, Volume 7, Issue 4, pp 341–357 | Cite as

Effects of Local Deforestation on the Diversity and Structure of Southern California Giant Kelp Forest Food Webs

  • Michael H. Graham
Special Feature


It has been hypothesized that the high diversity of giant kelp forests is due primarily to the provision of energy and habitat by the giant kelp (Macrocystis pyrifera). In this article, I use a 19-year-long kelp forest-monitoring data set from the Channel Islands National Park (a) to identify associations between subtidal species and forested or deforested habitats, (b) to generate an idealized food web for Southern California giant kelp forests in order to identify the primary conduits of energy flow through the system, and (c) to determine changes in the diversity and complexity of this food web due to localized giant kelp deforestation. A total of 275 common species were observed in the park between 1982 and 2000, of which 36% occurred significantly more often in kelp-forested areas than in deforested areas (that is, sea urchin barrens); 25 species were found exclusively in forested areas. Most of these associations were clearly identified as trophic and/or structural associations with giant kelp itself. The producer level of the food web was diverse, although giant kelp apparently represents the greatest single source of fixed carbon through either direct grazing or the production of phytodetritus. Primary, secondary and tertiary consumer levels were also represented by numerous species, and generalist consumers were common. With deforestation, the source of primary production shifts from primarily kelps to ephemeral microalgae, macroalgae, and phytoplankton. These results support the reliance of giant kelp forest food-web structure and diversity on the presence of the forest itself.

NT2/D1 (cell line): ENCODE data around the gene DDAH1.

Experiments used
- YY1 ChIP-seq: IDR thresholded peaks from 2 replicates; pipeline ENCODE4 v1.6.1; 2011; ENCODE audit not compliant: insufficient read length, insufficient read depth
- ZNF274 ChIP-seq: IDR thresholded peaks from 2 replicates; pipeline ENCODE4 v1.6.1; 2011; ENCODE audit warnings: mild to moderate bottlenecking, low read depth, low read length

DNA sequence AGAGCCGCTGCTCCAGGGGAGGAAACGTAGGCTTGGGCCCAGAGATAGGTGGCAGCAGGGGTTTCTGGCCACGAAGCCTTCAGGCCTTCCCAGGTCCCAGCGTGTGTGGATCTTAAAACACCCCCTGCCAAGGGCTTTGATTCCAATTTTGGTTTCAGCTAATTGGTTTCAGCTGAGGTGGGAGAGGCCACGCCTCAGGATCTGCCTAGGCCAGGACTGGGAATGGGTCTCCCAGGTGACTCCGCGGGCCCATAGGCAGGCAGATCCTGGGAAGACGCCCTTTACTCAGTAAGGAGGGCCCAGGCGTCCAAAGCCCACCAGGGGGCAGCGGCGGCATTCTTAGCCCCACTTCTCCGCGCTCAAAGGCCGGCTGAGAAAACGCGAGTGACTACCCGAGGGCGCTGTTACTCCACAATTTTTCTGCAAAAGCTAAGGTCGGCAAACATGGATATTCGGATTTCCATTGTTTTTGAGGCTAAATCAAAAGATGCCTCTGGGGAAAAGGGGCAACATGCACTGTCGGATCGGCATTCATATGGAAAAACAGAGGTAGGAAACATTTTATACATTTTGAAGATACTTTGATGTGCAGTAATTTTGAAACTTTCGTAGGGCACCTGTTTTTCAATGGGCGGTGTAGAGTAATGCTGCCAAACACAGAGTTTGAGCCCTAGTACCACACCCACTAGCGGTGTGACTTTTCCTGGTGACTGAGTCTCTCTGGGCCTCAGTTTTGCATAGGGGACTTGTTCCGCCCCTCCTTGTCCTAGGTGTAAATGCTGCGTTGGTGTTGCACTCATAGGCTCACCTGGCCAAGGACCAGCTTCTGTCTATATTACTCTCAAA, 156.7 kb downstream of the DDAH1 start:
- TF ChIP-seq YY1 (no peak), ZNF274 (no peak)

giant kelp Macrocystis pyrifera kelp forests deforestation sea urchin barrens habitat association food web foundation species 



I thank D. Kushner of the CINP kelp forest-monitoring program for providing the CINP species lists, and M. Behrens and K. Lafferty for generously providing me with their unpublished identification of CINP forested and deforested sites. Thanks also to M. Behrens, M. Carr, P. Dayton, M. Edwards, J. Estes, L. Ferry-Graham, M. Foster, R. Grosberg, B. Kinlan, J. Pearse, P. Raimondi, K. Riser, E. Sala, J. Stachowicz, M. Tegner, and numerous others for their discussions of the natural history of giant kelp forest organisms. L. Ferry-Graham, M. Foster, B. Santelices and an anonymous reviewer provided critical reviews of this article. A University of California Faculty Fellowship supported this research.


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Copyright information

© Springer-Verlag New York, Inc. 2004

Authors and Affiliations

  1. 1.Center for Population BiologyUniversity of California, Davis, California 95616USA
  2. 2.Current address: Moss Landing Marine LabsB272 Moss Landing Road, Moss Landing, California 95039USA

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